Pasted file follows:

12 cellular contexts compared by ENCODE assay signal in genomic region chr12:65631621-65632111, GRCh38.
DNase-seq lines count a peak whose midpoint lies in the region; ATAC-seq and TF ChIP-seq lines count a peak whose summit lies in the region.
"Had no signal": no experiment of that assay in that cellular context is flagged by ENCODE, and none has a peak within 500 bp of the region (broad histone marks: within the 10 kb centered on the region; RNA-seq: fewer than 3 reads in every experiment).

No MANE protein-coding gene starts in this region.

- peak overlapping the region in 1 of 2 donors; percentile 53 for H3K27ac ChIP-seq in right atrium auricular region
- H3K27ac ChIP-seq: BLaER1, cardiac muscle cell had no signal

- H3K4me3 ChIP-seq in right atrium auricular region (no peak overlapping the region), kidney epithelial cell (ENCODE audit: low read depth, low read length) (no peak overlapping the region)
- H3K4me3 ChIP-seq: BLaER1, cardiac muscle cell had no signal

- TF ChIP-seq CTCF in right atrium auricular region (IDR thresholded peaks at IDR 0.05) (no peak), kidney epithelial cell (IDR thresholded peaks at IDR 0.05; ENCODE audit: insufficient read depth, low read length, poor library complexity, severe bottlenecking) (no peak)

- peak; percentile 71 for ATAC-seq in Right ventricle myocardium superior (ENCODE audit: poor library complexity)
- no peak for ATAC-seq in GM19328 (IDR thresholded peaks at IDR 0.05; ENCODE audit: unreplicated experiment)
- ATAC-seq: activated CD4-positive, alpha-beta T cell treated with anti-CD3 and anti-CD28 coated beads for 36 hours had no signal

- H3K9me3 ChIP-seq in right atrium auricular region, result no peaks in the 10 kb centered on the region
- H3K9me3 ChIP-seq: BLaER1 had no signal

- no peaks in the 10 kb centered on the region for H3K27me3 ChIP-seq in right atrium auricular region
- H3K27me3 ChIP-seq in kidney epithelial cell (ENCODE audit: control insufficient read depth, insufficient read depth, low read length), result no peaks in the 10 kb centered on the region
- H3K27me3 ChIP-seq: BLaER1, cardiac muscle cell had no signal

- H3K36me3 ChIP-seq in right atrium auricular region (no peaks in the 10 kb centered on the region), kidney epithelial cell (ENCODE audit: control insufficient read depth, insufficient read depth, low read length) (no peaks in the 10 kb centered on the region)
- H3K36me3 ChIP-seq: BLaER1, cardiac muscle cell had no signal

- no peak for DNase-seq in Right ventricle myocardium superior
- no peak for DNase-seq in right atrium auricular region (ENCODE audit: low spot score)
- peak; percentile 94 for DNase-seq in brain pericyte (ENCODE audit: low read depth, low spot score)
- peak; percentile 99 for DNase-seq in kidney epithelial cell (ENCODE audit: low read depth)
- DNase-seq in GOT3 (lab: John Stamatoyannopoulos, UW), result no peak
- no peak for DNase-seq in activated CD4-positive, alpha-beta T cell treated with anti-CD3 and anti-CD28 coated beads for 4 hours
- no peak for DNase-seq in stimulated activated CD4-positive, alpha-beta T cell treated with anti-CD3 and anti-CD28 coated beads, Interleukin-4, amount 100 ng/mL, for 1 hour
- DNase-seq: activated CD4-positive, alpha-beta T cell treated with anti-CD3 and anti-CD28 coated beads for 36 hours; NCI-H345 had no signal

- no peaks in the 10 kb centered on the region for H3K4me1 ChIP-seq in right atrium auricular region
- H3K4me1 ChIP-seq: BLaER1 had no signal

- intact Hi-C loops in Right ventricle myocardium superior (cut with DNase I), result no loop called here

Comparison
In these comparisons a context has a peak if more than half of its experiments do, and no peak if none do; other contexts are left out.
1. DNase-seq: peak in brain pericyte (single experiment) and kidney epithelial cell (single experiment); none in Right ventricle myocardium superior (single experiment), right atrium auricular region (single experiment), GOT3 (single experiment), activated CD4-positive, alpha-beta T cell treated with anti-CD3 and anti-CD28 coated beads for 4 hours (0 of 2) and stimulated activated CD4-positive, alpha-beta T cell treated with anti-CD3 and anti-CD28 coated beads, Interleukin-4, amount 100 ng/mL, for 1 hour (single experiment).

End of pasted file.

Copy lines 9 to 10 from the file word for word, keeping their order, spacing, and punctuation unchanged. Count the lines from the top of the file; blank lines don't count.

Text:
- TF ChIP-seq CTCF in right atrium auricular region (IDR thresholded peaks at IDR 0.05) (no peak), kidney epithelial cell (IDR thresholded peaks at IDR 0.05; ENCODE audit: insufficient read depth, low read length, poor library complexity, severe bottlenecking) (no peak)

- peak; percentile 71 for ATAC-seq in Right ventricle myocardium superior (ENCODE audit: poor library complexity)